At Reforestation World we like to focus on positive actions to fight back the ongoing loss of forests and the degradation of ecosystems, soil and livelihoods. We feel there is a need to act, with urgency.
We also felt we needed a different type of newsletter this month.
Is this a turning point in history?
Climate change has been on and off the news for a long time, but it looks like two big events have converged and changed the mood dramatically. A turning point?
First, the wildfires in the Amazon rainforest. The scale – and the causes behind these – launched a collective wave of alarm and indignation around the world. Many people could also relate to their own country or region: devastating wildfires have become common from the tropics (Amazon, Africa, Indonesia) to the arctic (Siberia, Alaska), including Europe, Australia and West USA. For more context on global fire trends and causes, we recommend reading this Global Forest Watch article.
The other big event: the climate protests started by young people, that have spread (almost) globally in less than one year. Fueled by all the bad news and fear about climate change, they’ve united different generations and groups into a common demand for immediate action. Politicians from left to right have been forced to respond in emergency mode – a surprising achievement – either feeling the public support or fearing for their vote count. Targets and deadlines have changed but many of the proposed measures revolve around more technology. Will good solutions emerge from this?
The root of the problem, and the solutions
The current discussion is dominated by CO2-emissions, compensation mechanisms and adopting more technology, but we see this as fighting the symptoms instead of the root causes. Besides reducing emissions of CO2 – and other greenhouse gases – we need to start using natural resources and energy in a smarter way, oriented for the long-term, and need to ensure that the benefits and costs of these activities are more fairly distributed within and between societies. And not just because of the climate.
As the video and book recommendation in this newsletter show, we already have solutions that are accessible to all and can restore the natural capital that sustains our lives. Project Drawdown, presented in the featured video, provides a “big picture” listing of doable measures, not technology promises, and the expected impacts over several decades (albeit based on models). Definitely worth checking.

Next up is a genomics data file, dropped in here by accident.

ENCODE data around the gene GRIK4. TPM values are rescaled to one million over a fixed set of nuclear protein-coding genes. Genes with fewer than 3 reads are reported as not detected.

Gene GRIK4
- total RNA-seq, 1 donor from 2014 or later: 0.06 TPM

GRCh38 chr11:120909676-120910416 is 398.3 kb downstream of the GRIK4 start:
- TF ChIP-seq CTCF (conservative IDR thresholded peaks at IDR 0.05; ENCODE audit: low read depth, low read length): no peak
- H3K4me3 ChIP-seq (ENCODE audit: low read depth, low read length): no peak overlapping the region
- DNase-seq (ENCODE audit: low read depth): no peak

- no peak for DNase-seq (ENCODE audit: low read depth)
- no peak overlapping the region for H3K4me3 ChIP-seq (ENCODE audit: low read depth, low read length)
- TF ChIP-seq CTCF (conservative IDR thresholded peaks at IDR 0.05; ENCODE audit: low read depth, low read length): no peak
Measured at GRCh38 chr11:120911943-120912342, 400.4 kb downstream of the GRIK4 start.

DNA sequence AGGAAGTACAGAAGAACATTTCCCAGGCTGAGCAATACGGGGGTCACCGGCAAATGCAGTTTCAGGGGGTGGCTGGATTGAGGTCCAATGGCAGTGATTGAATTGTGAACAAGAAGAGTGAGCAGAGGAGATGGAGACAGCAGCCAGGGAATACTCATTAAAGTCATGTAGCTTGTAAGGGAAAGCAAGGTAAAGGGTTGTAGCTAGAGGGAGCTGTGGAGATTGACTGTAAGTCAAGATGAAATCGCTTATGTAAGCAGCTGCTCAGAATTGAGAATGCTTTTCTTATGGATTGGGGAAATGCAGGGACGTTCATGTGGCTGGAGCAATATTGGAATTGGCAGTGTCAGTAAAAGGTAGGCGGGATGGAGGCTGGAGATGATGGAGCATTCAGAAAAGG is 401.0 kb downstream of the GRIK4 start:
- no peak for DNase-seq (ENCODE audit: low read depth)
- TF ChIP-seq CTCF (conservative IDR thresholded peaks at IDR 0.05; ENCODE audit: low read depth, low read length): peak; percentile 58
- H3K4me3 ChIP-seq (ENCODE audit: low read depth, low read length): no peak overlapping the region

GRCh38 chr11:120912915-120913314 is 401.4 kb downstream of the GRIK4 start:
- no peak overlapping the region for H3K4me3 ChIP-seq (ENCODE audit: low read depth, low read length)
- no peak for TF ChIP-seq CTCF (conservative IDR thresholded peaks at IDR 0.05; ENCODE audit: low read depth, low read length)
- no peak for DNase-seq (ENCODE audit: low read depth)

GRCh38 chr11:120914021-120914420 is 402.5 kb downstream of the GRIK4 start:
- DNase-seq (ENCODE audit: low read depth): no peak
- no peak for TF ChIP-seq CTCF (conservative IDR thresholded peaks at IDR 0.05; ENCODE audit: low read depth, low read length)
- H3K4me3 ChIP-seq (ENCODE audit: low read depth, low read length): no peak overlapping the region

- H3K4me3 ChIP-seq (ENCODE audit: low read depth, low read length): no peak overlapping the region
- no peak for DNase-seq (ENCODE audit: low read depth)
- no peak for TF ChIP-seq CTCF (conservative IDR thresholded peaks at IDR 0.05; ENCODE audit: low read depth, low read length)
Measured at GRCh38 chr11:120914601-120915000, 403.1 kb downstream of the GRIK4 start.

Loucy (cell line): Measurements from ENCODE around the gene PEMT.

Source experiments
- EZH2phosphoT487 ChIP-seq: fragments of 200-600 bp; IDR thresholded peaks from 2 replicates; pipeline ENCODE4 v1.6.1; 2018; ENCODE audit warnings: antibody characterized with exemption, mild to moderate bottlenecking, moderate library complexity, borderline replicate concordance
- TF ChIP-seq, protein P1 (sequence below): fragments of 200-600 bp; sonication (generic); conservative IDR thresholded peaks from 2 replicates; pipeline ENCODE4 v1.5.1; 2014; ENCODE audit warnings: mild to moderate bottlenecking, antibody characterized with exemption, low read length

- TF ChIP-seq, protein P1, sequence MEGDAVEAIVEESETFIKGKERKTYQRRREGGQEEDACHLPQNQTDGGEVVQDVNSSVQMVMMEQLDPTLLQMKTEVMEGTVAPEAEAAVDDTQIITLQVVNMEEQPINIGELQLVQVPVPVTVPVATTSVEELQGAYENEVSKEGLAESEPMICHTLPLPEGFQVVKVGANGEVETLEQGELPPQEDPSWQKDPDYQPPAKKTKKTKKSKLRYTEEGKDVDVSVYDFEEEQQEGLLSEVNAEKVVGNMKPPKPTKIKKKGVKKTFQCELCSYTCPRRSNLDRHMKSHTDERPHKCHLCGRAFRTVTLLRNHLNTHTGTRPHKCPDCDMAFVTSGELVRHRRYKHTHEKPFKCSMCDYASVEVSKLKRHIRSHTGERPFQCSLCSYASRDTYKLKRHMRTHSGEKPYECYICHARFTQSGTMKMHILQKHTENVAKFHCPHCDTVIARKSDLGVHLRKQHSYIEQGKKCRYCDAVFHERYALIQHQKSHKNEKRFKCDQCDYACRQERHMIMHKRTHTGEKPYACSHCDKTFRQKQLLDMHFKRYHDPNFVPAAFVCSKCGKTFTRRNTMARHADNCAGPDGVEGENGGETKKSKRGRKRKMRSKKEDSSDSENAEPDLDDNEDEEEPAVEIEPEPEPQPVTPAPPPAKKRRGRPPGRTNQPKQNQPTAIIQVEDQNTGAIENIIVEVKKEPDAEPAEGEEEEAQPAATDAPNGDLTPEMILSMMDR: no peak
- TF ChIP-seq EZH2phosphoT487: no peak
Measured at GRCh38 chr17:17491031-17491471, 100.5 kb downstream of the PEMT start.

It is also clear to us that the actions of a few are not sufficient. It has to be a larger movement where governments, businesses, people all start protecting and restoring instead of destroying with abandon, for ignorance or a quick win. In short, the system needs to change. It will take time to bring back what was so easily undone in the last 100 years and it will force us to change how we define progress and how we live. But change we must.
We already understand how connected things are, we just need to act in accordance.
Given the above, we want to highlight the #6D It’s Now! Initiative, a global chain of actions for climate change planned for the 6th of December 2019, to coincide with the upcoming COP25 in Chile. Everyone is invited to register an action – big or small – in their platform. The initiative is co-organised by one of our newest members, Corporación Cultiva (see below).
Our latest “Draw a Tree, we plant it” event, done this past September 7th at the Zurich Zoo, brought some very good results. Close to 1’000 people visited us and our invited projects in the lovely Pantanal setting. We collected over 300 tree drawings and will be sponsoring over 6’000 trees, to be planted by our members. The detailed results are here, and an album of selected drawings can be seen in our Facebook page.
- Corporación Cultiva, is mobilizing people and recovering native dryland forests in Chile. They are also organising the #6D It’s Now! global chain of actions for climate change, in time for the COP 25 in Santiago de Chile this December (see above).
- CAPED is active restoring mangroves with communities in Gambia. Working together with SYDA, another member project, they’ve planted more than 3 million mangroves so far and want to create a green corridor linking mangroves, new community forests and sanctuary areas.
- Voices From the Land: Restoring Soil and Enriching Lives (free pdf, 72 pages): this book, published by the UN Environment Programme (UNEP) and the Global Environment Facility (GEF), presents several success stories of land restoration in Ecuador, Georgia, Jordan, Kenya, Madagascar and Viet Nam. These show how local and global collaborations can achieve land degradation neutrality and contribute effectively to restoring the quarter of the planet’s land that is degraded.